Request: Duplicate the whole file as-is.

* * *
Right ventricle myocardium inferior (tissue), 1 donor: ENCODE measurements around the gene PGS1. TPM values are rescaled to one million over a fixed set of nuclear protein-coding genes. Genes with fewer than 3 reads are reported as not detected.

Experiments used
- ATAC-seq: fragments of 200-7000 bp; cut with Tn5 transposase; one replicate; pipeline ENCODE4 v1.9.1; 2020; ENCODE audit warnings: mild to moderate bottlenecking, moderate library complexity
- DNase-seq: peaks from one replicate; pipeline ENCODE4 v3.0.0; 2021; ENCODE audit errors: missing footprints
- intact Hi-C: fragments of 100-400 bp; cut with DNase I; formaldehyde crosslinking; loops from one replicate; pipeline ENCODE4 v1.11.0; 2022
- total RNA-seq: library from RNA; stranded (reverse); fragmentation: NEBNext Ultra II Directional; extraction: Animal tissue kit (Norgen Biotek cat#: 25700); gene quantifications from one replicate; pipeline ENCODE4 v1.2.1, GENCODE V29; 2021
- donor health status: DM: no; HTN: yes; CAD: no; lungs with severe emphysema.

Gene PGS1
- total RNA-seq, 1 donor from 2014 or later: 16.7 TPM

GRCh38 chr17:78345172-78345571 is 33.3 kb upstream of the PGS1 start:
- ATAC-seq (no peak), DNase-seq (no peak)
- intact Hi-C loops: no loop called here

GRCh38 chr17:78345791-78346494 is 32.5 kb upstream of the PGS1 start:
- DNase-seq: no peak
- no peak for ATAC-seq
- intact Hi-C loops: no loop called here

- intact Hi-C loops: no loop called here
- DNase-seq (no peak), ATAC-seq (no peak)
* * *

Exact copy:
Right ventricle myocardium inferior (tissue), 1 donor: ENCODE measurements around the gene PGS1. TPM values are rescaled to one million over a fixed set of nuclear protein-coding genes. Genes with fewer than 3 reads are reported as not detected.

Experiments used
- ATAC-seq: fragments of 200-7000 bp; cut with Tn5 transposase; one replicate; pipeline ENCODE4 v1.9.1; 2020; ENCODE audit warnings: mild to moderate bottlenecking, moderate library complexity
- DNase-seq: peaks from one replicate; pipeline ENCODE4 v3.0.0; 2021; ENCODE audit errors: missing footprints
- intact Hi-C: fragments of 100-400 bp; cut with DNase I; formaldehyde crosslinking; loops from one replicate; pipeline ENCODE4 v1.11.0; 2022
- total RNA-seq: library from RNA; stranded (reverse); fragmentation: NEBNext Ultra II Directional; extraction: Animal tissue kit (Norgen Biotek cat#: 25700); gene quantifications from one replicate; pipeline ENCODE4 v1.2.1, GENCODE V29; 2021
- donor health status: DM: no; HTN: yes; CAD: no; lungs with severe emphysema.

Gene PGS1
- total RNA-seq, 1 donor from 2014 or later: 16.7 TPM

GRCh38 chr17:78345172-78345571 is 33.3 kb upstream of the PGS1 start:
- ATAC-seq (no peak), DNase-seq (no peak)
- intact Hi-C loops: no loop called here

GRCh38 chr17:78345791-78346494 is 32.5 kb upstream of the PGS1 start:
- DNase-seq: no peak
- no peak for ATAC-seq
- intact Hi-C loops: no loop called here

- intact Hi-C loops: no loop called here
- DNase-seq (no peak), ATAC-seq (no peak)